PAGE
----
Eriachne avenacea R. Br. Prodr.
Classification. (GPWG 2001) : Subfamily Micrairoideae. Eriachneae.
Type of Basionym or
Protologue Information: HT: R. Brown 6263, 14 Feb 1803, Australia:
Northern Territory, Darwin and Gulf District, Cavern Island (BM; IT: B, BR, C,
CANB, E, F, G, K, US-734047).
(books and floras): . R.Brown, Prodromus (184), 
G.Bentham, Flora Australiensis 7 (629 asEriachne setacea, Eriachne
avenacea),  D.Sharp & B.K.Simon, AusGrass, Grasses of
 K.Mallet (ed.), Flora of Australia 44B: Poaceae 3 (Fig.
or perennial. Culms erect or geniculately ascending, stature slender to
delicate, 17–68 cm tall, 3–6 -noded. Mid-culm internodes glabrous or hispid.
Mid-culm nodes glabrous or pubescent. Lateral branches simple or sparsely
branched or branched or fastigiate. Ligule a fringe of hairs, 0.3–0.5 mm long.
Leaf-blades filiform, involute, 10–20 cm long, 1 mm wide. Leaf-blade surface
glabrous or indumented.
Inflorescence compound, a panicle or a panicle. Panicle linear or oblong or
ovate, 2.5–7 cm long, 0.5–5 cm wide.
Spikelets pedicelled. Fertile spikelets 2-flowered, both fertile, comprising 2
fertile floret(s), without rachilla extension, ovate, laterally compressed,
4.8–9 mm long.
Glumes similar, thinner than fertile lemma. Lower glume elliptic, membranous,
without keels, 9–13 -nerved. Lower glume surface glabrous or indumented. Lower
glume apex muticous or mucronate. Upper glume elliptic, 4.5–8 mm long,
membranous, without keels, 9–13 -nerved. Upper glume surface smooth, glabrous or
indumented. Upper glume apex muticous or mucronate.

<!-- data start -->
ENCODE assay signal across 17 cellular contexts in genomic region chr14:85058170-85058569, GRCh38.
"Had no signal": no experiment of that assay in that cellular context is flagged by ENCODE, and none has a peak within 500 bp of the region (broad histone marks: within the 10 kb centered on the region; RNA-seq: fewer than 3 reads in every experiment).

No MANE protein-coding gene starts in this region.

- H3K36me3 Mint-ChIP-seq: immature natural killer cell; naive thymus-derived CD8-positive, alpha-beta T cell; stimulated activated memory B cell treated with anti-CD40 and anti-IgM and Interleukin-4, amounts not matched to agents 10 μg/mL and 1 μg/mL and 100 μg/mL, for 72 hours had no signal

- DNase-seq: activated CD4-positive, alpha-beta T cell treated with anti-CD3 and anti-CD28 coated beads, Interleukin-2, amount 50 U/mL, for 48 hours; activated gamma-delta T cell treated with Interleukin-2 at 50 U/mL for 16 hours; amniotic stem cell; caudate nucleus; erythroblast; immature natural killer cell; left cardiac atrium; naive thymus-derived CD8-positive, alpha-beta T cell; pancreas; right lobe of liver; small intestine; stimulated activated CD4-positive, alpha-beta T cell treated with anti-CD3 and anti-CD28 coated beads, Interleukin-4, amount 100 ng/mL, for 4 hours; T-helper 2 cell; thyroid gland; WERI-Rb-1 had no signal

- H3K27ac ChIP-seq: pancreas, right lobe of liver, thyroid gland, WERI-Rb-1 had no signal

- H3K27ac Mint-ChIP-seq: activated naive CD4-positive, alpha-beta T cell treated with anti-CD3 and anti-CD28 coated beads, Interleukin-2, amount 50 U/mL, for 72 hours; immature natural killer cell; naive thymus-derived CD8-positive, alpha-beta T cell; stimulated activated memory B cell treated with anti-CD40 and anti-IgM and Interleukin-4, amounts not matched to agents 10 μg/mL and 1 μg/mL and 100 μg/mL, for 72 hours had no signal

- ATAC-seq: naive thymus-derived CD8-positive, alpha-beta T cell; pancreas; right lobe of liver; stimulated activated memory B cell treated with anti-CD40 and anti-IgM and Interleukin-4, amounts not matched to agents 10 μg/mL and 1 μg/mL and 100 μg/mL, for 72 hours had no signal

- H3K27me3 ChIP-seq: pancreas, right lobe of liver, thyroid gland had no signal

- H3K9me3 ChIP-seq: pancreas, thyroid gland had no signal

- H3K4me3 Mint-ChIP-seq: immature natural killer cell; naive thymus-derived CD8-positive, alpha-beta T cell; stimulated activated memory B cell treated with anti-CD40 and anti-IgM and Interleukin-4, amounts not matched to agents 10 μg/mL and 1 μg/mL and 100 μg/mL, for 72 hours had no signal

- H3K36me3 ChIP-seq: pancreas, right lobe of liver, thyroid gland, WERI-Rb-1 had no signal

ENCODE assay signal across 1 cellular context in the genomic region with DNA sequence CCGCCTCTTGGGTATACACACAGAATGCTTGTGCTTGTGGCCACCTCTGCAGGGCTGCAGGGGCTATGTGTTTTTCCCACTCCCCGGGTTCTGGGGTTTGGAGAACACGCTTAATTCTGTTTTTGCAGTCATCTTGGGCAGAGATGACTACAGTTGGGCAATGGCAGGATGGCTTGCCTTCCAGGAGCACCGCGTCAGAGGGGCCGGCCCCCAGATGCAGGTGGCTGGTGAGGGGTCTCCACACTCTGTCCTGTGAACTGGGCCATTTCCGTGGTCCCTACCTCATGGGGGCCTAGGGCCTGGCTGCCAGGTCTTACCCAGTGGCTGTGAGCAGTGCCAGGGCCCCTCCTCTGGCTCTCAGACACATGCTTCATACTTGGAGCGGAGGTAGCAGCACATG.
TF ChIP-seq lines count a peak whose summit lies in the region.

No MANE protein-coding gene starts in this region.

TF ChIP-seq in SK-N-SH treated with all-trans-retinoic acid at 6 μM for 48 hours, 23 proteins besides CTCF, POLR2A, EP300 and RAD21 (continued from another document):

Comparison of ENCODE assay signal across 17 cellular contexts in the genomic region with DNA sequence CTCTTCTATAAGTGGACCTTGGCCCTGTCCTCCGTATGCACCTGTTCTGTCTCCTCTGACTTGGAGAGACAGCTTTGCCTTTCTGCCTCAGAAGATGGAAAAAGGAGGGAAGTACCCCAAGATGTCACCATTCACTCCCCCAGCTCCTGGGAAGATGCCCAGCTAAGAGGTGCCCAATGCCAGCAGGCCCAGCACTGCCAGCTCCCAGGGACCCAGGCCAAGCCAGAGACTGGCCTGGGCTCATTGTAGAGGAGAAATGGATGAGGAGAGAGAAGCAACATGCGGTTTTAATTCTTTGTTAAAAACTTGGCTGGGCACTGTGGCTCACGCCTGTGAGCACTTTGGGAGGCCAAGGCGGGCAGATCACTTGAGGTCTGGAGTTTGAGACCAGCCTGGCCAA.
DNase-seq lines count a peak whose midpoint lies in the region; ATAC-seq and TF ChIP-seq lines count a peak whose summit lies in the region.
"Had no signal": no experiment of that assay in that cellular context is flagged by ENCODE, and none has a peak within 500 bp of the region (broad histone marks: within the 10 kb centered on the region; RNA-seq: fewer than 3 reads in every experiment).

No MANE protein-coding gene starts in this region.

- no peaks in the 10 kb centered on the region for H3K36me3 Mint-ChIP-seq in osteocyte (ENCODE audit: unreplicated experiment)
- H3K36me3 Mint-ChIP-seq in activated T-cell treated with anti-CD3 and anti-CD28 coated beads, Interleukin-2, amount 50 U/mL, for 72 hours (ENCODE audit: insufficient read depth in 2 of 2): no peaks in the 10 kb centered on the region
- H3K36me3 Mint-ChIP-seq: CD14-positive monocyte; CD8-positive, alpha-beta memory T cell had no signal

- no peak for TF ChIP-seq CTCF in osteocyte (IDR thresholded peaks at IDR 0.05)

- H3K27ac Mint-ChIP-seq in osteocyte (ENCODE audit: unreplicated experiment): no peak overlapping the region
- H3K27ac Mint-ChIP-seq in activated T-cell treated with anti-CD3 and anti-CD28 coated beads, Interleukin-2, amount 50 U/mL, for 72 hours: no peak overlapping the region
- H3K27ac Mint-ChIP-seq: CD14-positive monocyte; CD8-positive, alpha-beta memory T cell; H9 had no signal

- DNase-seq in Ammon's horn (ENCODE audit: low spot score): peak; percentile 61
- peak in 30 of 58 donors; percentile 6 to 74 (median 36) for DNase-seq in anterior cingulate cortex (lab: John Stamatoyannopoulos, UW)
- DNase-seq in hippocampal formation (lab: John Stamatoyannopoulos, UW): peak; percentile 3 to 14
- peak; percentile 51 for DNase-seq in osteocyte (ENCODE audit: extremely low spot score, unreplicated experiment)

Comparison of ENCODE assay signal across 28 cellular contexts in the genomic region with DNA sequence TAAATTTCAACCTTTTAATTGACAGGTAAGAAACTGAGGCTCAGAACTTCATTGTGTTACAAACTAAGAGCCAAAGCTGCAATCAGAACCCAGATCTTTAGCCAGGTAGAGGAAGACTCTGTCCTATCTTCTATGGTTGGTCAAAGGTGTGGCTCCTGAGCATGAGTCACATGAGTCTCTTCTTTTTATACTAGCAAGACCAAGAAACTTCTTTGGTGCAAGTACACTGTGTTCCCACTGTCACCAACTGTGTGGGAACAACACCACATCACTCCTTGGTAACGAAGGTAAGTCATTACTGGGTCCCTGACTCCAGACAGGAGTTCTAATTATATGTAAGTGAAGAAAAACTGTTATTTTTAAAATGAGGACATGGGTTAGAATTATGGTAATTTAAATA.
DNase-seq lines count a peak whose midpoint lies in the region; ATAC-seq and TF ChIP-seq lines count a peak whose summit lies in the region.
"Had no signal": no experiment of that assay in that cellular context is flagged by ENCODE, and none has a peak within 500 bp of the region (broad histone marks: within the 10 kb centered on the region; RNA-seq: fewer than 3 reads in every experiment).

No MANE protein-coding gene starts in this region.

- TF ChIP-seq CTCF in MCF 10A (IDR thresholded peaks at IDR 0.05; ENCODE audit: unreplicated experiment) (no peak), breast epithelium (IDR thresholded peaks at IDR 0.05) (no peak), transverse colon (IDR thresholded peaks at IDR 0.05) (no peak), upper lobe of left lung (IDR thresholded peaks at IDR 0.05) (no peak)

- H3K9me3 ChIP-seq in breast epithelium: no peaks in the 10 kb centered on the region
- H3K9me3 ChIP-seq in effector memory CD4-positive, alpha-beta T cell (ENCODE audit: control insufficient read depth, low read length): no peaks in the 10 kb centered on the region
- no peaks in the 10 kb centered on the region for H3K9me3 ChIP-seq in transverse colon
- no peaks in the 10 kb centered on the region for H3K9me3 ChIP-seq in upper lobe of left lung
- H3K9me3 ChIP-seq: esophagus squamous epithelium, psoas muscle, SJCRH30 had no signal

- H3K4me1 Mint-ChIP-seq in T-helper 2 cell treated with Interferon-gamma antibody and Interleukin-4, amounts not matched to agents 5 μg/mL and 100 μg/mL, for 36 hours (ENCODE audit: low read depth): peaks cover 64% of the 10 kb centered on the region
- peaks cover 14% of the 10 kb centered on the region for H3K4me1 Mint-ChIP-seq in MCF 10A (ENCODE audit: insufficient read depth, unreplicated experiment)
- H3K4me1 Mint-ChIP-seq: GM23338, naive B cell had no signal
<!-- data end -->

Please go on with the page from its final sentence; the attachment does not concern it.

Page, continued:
Fertile lemma 4.5–9 mm long, without keel, 5–7 -nerved. Lemma surface
indumented. Lemma apex awned, 1 -awned. Median (principal) awn 0.5–6 mm long
overall. Palea apex entire or dentate, muticous. Grain 2.5–4.3 mm long.
Distribution: Western Australia, Northern Territory.
Gardner, Fitzgerald. Northern Territory: Darwin & Gulf, Victoria
Variable in duration, panicle form, the indumentum of the glumes, leaves and
culm nodes, spikelet dimensions, and in the length of the lemma awn. However,
it is readily distinguished from E. setacea by its compact habit,
extremely thin culms and blades, strongly many-nerved glumes, and by the long,
submarginal indumentum on its lemmas. It has close similarities with E.
melicacea and E. bleeseri, differing from the former by its awned
lemmas and glabrous palea margins, and from the latter by its many-nerved
glumes, florets longer than glumes, and its ciliate lemmas with longer awns.
N.T. and W.A., N of 18ºS. Recorded habitats include deep or skeletal, sandy or
podsolic, pebbly or gravelly or stony soils over sandstone or laterite, on
sandplains, hillslopes or ridges, seasonally wet floodplains, depression flats,
creek beds and valley floors, and sometimes disturbed ground. Flowers and
fruits Jan.-Oct. (all seasons).